Last General Conference Elder Quentin L. Cook suggested that we need to improve the quality of discourse in our country, following the Church’s own statement of almost a year ago. And the suggestion may have drawn some action, since in July the Church-owned Bonneville Media’s radio stations started letting the most egregious of its talk show hosts go, including Sean Hannity. More recently, the Deseret News stopped allowing comments on news story pages and KSL dropped comments altogether on its website, all because of the lack of civil discourse. The overall message seems clear: “Take it down a notch.”
Of course, there is another impulse we all feel. I’ve often found myself wanting to go out and fight for a good cause; wanting to be passionate about something righteous. As a youth, that impulse sometimes came out as “righteous anger,” or so my Bishop called it; in what I think now was a polite way of telling me that I was wrong—surely such anger can never be “righteous.”
These days it seems like the passion for correcting the world is fanned into an anger motivated by fear and ideology rather than fact and reason. [As if it is urgent that everything get corrected now—reminds me of an XKCD webcomic.] But I’m convinced that the best way of approaching the evils and problems of the world usually isn’t the extreme. The answer to our immigration difficulties isn’t harsher and harsher laws. The answer to drug problems isn’t to lock everyone involved up. The answer to abortion isn’t to kill everyone that provides that service. There are ways of solving problems that don’t follow the most extreme reaction. And the best way to solving problems doesn’t lie in anger and fear and getting overly excited.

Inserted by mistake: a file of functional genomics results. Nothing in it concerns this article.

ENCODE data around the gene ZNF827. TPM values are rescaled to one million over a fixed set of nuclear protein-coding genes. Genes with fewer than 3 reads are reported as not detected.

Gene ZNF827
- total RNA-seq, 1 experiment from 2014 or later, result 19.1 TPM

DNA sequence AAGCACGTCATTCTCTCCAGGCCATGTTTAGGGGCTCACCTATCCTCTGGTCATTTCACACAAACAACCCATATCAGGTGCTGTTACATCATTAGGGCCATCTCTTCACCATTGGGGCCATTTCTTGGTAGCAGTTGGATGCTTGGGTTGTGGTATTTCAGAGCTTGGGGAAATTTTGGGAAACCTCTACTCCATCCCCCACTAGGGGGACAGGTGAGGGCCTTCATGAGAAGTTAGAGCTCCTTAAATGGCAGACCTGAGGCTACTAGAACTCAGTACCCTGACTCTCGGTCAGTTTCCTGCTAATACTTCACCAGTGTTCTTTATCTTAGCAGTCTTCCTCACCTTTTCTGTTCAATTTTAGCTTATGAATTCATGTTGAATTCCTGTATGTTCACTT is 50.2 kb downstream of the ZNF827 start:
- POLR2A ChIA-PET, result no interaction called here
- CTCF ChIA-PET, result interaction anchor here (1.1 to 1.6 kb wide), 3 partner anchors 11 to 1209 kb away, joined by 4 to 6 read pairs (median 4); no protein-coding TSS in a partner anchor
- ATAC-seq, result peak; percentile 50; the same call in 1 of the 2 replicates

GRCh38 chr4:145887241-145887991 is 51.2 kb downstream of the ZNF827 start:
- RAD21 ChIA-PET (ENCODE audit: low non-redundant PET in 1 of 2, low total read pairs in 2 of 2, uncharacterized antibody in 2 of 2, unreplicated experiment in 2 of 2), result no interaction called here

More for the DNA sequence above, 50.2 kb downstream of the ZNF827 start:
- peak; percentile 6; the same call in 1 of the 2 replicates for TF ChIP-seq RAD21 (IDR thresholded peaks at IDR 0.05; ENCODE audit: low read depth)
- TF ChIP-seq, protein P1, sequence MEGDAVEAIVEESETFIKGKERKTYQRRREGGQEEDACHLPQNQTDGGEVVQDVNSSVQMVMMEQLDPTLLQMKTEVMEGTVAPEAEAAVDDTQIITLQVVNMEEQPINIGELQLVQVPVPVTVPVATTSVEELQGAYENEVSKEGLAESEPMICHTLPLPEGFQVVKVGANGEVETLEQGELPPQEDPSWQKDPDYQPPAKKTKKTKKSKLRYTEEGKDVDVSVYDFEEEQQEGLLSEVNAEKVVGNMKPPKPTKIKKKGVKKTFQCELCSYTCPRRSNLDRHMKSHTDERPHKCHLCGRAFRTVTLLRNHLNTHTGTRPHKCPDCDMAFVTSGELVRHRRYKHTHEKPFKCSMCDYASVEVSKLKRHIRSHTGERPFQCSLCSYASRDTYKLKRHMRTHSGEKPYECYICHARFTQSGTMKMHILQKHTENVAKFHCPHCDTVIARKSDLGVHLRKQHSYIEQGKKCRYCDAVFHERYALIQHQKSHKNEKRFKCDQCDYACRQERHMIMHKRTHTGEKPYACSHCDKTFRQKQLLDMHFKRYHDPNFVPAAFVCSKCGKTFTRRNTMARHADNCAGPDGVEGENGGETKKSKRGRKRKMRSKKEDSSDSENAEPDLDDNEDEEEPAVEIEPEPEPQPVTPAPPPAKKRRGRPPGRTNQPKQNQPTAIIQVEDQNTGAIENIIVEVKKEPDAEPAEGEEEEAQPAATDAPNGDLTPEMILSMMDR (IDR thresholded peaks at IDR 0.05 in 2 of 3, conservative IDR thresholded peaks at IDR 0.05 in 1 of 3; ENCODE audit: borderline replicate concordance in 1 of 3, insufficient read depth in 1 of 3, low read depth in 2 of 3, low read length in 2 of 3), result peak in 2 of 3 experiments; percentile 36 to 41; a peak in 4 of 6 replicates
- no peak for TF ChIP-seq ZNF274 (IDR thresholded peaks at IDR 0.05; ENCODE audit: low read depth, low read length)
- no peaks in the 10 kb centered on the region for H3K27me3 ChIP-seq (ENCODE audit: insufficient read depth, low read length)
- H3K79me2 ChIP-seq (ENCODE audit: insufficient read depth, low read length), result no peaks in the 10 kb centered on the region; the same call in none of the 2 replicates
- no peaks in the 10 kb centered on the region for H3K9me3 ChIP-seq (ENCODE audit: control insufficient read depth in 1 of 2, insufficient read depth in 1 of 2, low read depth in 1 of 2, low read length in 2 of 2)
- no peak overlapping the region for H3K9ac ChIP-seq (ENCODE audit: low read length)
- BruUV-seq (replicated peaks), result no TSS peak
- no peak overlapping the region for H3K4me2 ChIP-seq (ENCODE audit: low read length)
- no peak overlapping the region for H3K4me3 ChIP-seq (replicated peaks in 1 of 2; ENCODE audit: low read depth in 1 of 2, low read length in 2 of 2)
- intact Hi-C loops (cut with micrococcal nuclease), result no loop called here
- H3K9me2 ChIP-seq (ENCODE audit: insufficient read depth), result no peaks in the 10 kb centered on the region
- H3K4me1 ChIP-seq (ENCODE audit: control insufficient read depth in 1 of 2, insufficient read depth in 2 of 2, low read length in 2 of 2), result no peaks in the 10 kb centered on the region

So I was pleased when the idea that our political discourse needs to be “taken down a notch” was one of the slogans for John Stewart’s “Rally to Restore Sanity” scheduled for October 30th in Washington DC. The rally is trying to restore civility and moderation in discourse. The website for the rally claims:
We’re looking for the people who think shouting is annoying, counterproductive, and terrible for your throat; who feel that the loudest voices shouldn’t be the only ones that get heard; and who believe that the only time it’s appropriate to draw a Hitler mustache on someone is when that person is actually Hitler. Or Charlie Chaplin in certain roles.
I’m not trying to hold up The Daily Show as some kind of paragon of virtue (or even dialog). Nor am I suggesting that the political views expressed there are even mostly ones I believe in. I do disagree with things said there often.
But, I do believe the rhetoric about this rally is a step in the right direction. It is, I think, about civil discourse and moderation. It is, I believe, on the mark. And, I hope that by showing up at the rally I can add one more voice to the call for reason and civil discourse. And perhaps even persuade those involved in political debate in our country to “take it down a notch.”
[If anyone else is planning to go to the rally, I'd love to know about it!]